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To keep or not to keep JobKeeper

"Never ask a barber if you need a haircut," Warren Buffett once famously advised. The barber's nod will invariably be met with opposition from shampoo manufacturers.

Such is the divide between the Morrison government (the barber) and labour unions and Labor (shampoo makers) with regards to the JobKeeper scheme, which is set to end on March 28.

The "shampoo-ers" argue that withdrawing JobKeeper "prematurely" would cause the country's unemployment to spike.

Australian Federal Treasurer Josh Frydenberg has already ruled out the possibility of extending the government's "JobKeeper" scheme beyond the end of March this year.

Recent stats support Frydenberg's decision.

The Australian Bureau of Statistics' (ABS) reported that 50,000 workers found employment in December - in line with market expectations. Though the monthly addition in jobs has slowed from 180,000 in October and 90,000 in November, it remains a great feat when placed in the context of the resurgence in domestic and overseas coronavirus infections over the month and the Morrison government's scaling back of its JobKeeper subsidy payments three months earlier.

The latest employment number has reduced the total jobs lost this year from more than 922,000 to a little less than 64,000 - a 93% improvement. Further, the annual rate of decline in total employment has eased to 0.5% in December from 0.6% in the previous month and the peak 5.7% year-on-year rate of contraction in jobs recorded in May 2020.

Even better, there were strong gains in both full-time and part-time employment in December. Full-time employment increased by 35,700 workers while part-time hires grew by 14,300.

Better than even better is the decline in the unemployment rate to 6.6% in December from 6.8% in the previous month and this comes despite the 0.1 point increase in the participation rate to 66.2% -- indicating jobseekers' confidence over their job prospects.

This compares with the 8.0% unemployment rate the RBA forecast for end-year 2020 and lower than the Treasury's already lowered MYEFO (Mid-Year Economic and Financial Outlook) prediction for the jobless rate to "peak at 71/2 per cent in the March quarter 2021".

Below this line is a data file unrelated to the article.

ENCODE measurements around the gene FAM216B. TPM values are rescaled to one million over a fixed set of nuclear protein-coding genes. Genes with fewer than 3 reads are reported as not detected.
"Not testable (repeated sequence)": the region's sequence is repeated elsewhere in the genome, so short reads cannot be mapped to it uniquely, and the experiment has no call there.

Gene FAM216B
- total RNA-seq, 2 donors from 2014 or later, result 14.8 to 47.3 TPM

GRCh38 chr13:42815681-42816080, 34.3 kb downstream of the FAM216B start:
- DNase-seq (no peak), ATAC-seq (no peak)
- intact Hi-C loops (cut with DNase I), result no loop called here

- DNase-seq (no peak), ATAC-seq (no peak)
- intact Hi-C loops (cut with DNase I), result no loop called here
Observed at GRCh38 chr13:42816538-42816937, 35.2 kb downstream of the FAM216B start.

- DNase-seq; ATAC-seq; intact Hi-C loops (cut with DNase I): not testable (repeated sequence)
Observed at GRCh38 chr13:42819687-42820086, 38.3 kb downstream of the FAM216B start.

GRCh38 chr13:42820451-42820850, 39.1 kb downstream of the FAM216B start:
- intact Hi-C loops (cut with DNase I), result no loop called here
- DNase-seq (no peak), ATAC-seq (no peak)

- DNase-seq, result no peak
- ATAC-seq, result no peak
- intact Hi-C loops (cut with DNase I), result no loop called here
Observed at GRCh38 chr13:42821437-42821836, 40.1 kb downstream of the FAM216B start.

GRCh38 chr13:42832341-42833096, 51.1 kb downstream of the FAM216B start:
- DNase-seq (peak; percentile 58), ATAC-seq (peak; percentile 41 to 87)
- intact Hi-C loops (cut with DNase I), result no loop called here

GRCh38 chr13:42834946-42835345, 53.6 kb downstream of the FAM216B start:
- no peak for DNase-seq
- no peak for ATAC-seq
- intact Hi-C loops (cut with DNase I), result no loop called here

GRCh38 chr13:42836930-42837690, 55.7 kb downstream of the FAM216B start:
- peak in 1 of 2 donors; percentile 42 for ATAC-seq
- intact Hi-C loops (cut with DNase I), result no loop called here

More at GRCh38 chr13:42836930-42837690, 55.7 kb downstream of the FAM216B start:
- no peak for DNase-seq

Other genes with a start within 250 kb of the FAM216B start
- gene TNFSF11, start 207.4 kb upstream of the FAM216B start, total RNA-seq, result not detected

Because of this, consumers and businesses are growing more confident. The Westpac-Melbourne Institute index of consumer sentiment increased by 1.9% in February from 107.0 in January. Confident consumers - with more money, more savings and more wealth - owing to rising share and property prices -- are spending consumers that, in turn, lifts business confidence. The NAB business confidence index jumped by five percentage points to a reading of +10 in January - above its long-run average of +6 and despite lower than the +13 recorded in November last year, remains the highest in three years.

Improved consumer and business confidence would set off a virtuous cycle of increased household spending, higher corporate profits, lifting business confidence, raising employment, buoying consumer confidence...

Further, the Australian Financial Review (AFR) reports that: "More than 2.1 million workers have left the JobKeeper wage assistance scheme, which Treasurer Josh Frydenberg said showed growing strength in Australia's economic recovery from COVID-19."

"New Tax Office figures showed 1.54 million workers remained on JobKeeper at the end of 2020 - down from 3.6 million in September 2020 - while about 520,000 companies have stopped receiving the payments as their trade recovers."

Even Reserve Bank of Australia boss Philip Lowe has given his nod to not keeping JobKeeper: "Given the recovery of the economy, I can understand why the government wants to stop that program."


Read our full COVID-19 news coverage and analysis here.

Read more: JobKeeperJosh FrydenbergPhilip LoweAustralian Bureau of StatisticsMYEFO Mid-Year EconomicNABTreasuryWarren BuffettWestpac-Melbourne Institute
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